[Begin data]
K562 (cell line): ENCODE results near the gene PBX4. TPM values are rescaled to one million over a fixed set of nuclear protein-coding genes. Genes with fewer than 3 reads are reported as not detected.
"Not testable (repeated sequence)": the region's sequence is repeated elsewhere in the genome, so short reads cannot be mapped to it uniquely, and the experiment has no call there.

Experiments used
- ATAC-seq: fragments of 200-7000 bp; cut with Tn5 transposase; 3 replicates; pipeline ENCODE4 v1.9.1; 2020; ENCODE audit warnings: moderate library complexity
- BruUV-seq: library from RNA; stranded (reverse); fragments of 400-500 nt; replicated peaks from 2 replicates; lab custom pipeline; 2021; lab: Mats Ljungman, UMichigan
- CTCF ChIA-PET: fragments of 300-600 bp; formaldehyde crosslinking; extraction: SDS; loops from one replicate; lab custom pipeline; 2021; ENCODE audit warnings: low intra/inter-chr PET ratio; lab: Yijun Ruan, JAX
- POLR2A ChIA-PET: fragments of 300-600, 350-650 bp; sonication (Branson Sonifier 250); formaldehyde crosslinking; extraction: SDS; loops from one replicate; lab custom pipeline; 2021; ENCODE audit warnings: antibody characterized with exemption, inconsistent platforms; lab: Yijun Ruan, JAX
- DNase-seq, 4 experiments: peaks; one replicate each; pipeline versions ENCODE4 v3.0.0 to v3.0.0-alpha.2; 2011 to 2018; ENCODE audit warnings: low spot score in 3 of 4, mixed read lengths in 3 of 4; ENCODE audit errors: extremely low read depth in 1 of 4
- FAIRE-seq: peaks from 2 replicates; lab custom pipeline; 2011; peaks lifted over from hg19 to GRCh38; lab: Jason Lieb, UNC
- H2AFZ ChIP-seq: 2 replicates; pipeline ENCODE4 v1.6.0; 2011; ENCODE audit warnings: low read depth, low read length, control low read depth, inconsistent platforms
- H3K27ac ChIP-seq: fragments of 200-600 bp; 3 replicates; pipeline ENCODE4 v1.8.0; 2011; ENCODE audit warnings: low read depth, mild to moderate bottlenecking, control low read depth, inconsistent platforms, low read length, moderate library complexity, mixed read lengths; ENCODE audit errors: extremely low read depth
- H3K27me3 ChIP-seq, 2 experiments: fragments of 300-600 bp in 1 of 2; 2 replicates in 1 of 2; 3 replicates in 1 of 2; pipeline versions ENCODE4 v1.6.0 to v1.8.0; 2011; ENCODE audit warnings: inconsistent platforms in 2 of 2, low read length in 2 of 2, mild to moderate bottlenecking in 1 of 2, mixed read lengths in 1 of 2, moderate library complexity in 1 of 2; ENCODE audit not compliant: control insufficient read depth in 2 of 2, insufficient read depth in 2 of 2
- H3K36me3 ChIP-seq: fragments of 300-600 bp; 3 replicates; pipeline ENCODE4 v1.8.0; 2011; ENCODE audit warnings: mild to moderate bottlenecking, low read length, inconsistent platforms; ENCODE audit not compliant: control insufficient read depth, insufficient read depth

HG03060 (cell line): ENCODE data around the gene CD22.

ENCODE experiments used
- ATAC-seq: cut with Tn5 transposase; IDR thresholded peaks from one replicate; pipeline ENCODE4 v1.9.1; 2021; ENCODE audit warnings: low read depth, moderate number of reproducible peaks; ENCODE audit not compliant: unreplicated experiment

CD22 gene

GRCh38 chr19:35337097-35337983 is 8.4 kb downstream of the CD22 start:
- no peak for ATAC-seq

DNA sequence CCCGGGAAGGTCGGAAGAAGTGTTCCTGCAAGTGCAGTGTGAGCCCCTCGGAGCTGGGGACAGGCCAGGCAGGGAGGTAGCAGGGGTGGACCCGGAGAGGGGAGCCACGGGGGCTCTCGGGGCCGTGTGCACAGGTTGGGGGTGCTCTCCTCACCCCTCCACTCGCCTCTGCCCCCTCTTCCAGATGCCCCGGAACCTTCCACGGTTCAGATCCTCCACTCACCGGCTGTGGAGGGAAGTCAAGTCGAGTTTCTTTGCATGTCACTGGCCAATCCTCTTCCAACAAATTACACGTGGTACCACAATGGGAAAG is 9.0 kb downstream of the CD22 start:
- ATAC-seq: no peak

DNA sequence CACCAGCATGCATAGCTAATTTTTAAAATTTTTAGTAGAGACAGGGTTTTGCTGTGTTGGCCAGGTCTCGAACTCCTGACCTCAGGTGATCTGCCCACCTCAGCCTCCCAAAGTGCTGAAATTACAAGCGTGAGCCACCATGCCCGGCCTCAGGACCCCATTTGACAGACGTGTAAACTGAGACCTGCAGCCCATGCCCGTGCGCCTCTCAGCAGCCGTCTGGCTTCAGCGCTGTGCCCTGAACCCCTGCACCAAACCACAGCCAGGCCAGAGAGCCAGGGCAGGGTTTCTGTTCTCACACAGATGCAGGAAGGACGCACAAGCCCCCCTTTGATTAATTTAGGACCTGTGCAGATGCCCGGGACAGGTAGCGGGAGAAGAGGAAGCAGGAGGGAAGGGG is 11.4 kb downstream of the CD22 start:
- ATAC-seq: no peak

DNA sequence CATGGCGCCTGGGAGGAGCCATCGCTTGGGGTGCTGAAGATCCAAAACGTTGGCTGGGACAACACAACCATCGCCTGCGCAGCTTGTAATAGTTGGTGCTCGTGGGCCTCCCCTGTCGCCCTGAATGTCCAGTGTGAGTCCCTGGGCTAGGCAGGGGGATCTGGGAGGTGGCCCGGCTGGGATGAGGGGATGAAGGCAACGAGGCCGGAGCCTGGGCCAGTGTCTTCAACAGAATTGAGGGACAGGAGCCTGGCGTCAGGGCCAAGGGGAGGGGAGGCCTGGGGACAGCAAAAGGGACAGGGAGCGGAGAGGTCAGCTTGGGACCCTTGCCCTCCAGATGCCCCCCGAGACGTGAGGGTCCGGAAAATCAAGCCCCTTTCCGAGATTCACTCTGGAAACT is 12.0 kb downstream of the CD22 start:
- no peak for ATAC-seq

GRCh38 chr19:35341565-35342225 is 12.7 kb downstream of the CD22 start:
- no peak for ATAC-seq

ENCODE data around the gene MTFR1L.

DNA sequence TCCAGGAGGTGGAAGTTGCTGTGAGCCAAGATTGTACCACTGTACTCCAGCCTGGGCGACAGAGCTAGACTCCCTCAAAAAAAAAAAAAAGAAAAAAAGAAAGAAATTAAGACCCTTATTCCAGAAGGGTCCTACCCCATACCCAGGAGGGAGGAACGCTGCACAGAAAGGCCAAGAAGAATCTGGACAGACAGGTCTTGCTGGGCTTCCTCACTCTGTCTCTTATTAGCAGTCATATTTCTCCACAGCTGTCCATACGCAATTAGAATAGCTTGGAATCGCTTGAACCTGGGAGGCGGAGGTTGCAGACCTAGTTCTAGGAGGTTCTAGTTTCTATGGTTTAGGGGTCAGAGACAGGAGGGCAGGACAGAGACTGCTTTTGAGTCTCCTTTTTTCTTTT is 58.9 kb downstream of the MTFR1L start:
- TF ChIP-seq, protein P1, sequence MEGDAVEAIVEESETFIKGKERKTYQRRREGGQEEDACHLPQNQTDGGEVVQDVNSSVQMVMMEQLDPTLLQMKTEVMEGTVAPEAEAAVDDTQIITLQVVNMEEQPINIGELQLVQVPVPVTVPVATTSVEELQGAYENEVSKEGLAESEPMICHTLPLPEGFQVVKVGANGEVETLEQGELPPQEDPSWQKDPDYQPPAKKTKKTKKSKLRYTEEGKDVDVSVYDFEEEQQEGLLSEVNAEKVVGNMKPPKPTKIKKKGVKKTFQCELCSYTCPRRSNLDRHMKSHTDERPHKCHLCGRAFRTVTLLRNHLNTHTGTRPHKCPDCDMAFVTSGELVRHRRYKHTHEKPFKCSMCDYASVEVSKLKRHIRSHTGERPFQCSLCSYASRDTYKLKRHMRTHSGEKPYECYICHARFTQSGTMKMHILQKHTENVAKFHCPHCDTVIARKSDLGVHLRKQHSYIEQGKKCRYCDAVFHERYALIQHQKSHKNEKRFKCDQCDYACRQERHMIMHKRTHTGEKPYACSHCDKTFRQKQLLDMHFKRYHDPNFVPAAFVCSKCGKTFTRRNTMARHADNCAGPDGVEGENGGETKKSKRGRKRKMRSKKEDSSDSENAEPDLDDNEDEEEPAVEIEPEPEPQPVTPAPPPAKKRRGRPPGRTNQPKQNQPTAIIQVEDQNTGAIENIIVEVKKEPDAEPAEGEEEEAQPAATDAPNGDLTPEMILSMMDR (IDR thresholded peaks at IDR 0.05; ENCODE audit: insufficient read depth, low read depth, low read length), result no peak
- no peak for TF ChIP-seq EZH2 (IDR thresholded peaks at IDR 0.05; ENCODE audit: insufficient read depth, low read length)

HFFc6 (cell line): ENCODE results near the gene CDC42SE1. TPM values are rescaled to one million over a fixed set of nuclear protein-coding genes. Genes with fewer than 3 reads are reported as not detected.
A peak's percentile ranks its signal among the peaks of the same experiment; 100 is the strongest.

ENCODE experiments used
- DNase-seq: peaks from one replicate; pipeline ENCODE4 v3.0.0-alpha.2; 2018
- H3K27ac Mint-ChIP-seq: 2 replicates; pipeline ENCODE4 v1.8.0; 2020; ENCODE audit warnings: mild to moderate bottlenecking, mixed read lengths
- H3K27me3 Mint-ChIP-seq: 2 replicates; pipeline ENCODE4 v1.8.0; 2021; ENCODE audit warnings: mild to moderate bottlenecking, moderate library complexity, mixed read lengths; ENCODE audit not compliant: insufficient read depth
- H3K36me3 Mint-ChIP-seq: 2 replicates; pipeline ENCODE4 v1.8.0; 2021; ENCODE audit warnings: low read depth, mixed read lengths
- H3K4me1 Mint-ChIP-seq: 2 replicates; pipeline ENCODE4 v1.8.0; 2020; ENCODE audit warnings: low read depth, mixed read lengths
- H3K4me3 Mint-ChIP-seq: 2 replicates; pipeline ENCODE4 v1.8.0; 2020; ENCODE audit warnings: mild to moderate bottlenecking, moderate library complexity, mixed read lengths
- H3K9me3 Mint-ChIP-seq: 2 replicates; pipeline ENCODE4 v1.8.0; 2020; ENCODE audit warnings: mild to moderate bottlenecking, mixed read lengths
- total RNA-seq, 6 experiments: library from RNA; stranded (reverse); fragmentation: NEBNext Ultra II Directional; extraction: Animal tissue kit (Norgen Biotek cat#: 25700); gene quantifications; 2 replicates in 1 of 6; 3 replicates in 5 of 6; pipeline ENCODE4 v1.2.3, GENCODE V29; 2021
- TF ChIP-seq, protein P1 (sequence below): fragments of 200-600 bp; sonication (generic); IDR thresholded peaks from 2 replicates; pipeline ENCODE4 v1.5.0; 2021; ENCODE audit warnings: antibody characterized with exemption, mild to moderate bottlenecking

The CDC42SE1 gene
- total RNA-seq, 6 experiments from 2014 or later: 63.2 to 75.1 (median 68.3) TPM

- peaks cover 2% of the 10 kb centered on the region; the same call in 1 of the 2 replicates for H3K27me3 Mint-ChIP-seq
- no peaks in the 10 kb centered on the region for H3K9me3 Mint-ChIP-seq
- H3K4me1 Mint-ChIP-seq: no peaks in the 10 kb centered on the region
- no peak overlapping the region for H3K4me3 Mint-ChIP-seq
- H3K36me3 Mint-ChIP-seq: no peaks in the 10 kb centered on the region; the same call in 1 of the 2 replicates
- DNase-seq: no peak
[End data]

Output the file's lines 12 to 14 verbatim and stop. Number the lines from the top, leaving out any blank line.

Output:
- H3K27me3 ChIP-seq, 2 experiments: fragments of 300-600 bp in 1 of 2; 2 replicates in 1 of 2; 3 replicates in 1 of 2; pipeline versions ENCODE4 v1.6.0 to v1.8.0; 2011; ENCODE audit warnings: inconsistent platforms in 2 of 2, low read length in 2 of 2, mild to moderate bottlenecking in 1 of 2, mixed read lengths in 1 of 2, moderate library complexity in 1 of 2; ENCODE audit not compliant: control insufficient read depth in 2 of 2, insufficient read depth in 2 of 2
- H3K36me3 ChIP-seq: fragments of 300-600 bp; 3 replicates; pipeline ENCODE4 v1.8.0; 2011; ENCODE audit warnings: mild to moderate bottlenecking, low read length, inconsistent platforms; ENCODE audit not compliant: control insufficient read depth, insufficient read depth

HG03060 (cell line): ENCODE data around the gene CD22.